Davos Notebook

The ugly math of foreclosure

Stopping the housing crash is central to fixing the economy, and halting foreclosures would be a big step towards that, according to Ken Rosen from Berkeley, who is notable as being one of the economists who was suitably gloomy last year in Davos. Foreclosures cost 50-60 percent of the value of the mortgage whereas you might be able to keep someone in their house for 30 percent, he said. A house with a modified loan isn’t sold on, which further depresses house prices and errodes bank capital.

“What we need is a moratorium on foreclosure while we get a plan in place. We could have five to eight million more foreclosures in the U.S. if we don’t do something about this. Banks have already written down these mortgages.”

Big problem however is securities and contract low. Since so many of these mortgages are in complex mortgage securities it can be cumbersome or impossible to get everyone to agree to mods. The Fed is already moving to do just that on loans it has on itsbooks from Bear Stearns and AIG and is encouraging other owners to do the same.

A bad bank plan could also accelerate this, as the government will end up owning many more nonperforming mortgages which it can write down itself.

It is interesting to look at this in a British context, as they will be where the U.S. is shortly. There is a big difference between British and American law however, in that most U.S. mortgages are non-recourse, meaning that the lender can’t pursue the borrower for the money but can only collect the house as collateral. Not true in the UK, which has led some to argue that the house price falls will be less severe, as borrowers will be stuck with the house rather than banks. Simon Gleeson, partner in the London office of lawyers Clifford Chance, points out however that it usually doesn’t make sense to go after a borrower in the UK for their other assets, even if you have the legal right to.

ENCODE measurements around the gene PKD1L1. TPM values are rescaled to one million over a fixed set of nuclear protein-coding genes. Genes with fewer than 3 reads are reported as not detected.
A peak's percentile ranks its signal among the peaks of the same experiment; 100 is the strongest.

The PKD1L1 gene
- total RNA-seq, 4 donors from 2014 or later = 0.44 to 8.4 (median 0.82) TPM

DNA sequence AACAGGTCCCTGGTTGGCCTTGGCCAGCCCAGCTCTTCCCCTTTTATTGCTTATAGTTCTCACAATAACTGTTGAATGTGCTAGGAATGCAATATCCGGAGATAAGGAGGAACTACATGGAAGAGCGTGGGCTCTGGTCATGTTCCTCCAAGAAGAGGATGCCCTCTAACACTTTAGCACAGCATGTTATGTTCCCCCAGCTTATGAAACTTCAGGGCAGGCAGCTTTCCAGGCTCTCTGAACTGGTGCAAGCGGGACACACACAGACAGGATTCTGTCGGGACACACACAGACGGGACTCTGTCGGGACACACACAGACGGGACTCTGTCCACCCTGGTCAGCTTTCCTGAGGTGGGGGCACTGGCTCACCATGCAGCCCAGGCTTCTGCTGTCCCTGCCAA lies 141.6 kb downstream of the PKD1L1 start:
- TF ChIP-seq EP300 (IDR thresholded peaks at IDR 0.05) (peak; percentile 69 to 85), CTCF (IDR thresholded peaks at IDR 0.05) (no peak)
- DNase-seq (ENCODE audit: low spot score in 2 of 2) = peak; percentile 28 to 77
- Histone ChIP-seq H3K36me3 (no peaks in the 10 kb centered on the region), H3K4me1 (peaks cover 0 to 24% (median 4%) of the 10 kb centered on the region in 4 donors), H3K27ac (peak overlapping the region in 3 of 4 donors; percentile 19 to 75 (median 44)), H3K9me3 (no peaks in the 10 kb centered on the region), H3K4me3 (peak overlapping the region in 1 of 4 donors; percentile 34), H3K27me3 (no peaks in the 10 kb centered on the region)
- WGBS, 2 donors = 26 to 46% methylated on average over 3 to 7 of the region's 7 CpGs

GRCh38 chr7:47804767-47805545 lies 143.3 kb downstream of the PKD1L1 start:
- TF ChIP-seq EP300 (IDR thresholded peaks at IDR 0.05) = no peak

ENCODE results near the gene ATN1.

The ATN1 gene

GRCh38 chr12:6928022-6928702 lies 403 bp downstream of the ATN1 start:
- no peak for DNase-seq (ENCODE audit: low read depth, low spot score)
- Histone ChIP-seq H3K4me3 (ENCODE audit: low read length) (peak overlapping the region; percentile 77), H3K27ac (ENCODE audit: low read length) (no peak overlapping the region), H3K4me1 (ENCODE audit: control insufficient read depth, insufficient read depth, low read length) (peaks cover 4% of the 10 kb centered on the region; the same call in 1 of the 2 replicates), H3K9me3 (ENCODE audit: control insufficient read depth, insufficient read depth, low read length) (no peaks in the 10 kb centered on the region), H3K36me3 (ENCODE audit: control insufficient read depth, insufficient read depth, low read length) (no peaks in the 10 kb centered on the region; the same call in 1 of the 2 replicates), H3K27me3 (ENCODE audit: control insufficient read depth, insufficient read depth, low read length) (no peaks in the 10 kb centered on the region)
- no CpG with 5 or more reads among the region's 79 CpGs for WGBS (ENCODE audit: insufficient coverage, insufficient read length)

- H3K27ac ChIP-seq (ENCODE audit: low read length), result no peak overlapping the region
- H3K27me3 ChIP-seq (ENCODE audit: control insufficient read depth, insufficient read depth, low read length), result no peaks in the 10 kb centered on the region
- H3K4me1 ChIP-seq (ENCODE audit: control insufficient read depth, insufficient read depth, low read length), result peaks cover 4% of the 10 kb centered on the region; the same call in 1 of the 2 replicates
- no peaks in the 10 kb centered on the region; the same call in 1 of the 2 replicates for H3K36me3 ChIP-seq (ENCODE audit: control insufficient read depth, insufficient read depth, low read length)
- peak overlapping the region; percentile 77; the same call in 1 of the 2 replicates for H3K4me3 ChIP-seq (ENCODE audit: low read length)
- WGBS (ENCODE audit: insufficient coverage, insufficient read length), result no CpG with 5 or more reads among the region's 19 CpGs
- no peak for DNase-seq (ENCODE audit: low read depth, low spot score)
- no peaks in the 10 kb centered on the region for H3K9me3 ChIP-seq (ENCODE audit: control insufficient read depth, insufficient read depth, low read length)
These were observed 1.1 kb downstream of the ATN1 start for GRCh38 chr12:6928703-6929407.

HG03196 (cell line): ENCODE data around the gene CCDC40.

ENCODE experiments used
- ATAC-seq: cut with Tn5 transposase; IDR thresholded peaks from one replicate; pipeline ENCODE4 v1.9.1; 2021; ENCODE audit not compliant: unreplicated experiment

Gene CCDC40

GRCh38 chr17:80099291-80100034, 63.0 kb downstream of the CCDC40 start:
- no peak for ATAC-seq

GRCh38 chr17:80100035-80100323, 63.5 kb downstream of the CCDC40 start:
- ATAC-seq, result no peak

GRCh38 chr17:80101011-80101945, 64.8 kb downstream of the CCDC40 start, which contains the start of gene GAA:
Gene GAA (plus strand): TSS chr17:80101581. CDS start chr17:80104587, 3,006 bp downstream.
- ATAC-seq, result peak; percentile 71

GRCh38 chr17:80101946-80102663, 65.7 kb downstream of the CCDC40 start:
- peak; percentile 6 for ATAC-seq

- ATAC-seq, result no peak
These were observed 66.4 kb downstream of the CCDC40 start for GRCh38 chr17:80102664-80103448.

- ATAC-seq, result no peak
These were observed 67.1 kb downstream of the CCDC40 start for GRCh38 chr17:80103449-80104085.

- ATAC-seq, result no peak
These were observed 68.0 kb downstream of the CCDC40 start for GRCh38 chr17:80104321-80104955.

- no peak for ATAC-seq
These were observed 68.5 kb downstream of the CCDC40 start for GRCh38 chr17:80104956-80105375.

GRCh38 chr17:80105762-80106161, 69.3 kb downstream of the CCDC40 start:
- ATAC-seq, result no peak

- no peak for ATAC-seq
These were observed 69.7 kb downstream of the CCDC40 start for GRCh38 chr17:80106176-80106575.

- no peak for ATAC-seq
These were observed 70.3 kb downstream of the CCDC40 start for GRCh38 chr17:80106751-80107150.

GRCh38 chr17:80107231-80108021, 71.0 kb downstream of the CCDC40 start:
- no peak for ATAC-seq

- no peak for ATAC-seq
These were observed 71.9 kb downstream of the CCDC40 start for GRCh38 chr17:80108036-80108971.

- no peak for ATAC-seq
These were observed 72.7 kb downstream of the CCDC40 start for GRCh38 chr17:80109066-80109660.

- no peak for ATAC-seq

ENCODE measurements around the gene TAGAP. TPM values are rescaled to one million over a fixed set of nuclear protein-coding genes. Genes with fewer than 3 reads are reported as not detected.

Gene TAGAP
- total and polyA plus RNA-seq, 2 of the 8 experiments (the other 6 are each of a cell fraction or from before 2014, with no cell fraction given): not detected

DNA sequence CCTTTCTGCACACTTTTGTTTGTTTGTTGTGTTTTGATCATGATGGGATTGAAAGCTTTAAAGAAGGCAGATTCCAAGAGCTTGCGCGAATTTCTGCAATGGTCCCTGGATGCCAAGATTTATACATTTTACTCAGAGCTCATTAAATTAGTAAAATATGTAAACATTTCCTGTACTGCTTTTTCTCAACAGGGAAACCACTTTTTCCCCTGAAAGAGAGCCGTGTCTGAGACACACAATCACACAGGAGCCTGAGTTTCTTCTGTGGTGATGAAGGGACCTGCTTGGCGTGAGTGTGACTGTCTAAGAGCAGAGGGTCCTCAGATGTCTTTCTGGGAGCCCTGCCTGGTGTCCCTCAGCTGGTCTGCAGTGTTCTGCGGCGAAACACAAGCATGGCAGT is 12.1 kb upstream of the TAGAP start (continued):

A climate deal: easier than trade?

Conventional wisdom has it that if the leaders of the world can’t agree on a round of negotiations to liberalise world trade then there’s no chance they will agree on measures to tackle climate change.

After all, a pact to cut greenhouse gas emissions will involve re-tooling vast swathes of industry and impact the way companies do business from Boston to Beijing.

But is that view right? British economist Nicholas Stern – author of a seminal report in 2006 on the economic fallout of global warming – thinks not.

Davos participants mull economic crisis

Two years ago businessmen and leaders coming to the World Economic Forum in snowy Davos were still betting on economic expansion.

They got it wrong, but this has not put off about 2,500 CEOs and policy-makers from coming here in the hope of catching a glimpse of how the world will evolve.

“I am here to get an idea of where this crisis is going,” said Mario Moretti Polegato, Chairman and founder of Italian “no-sweat” shoe-maker Geox.

U.S. – They’re skint, they’re frugal, get used to it

Good session on the “Frugal American,” an as yet undiscovered species that is coming to a global economy near you.

You know the general idea, a decade or so of living beyond their means, borrowing money against their rising house values to finance consumption is coming to a grinding halt. That’s called a recession, but how long will this frugal thing last?

Ian Davis, the MD from consultants McKinsey & Co was blunt: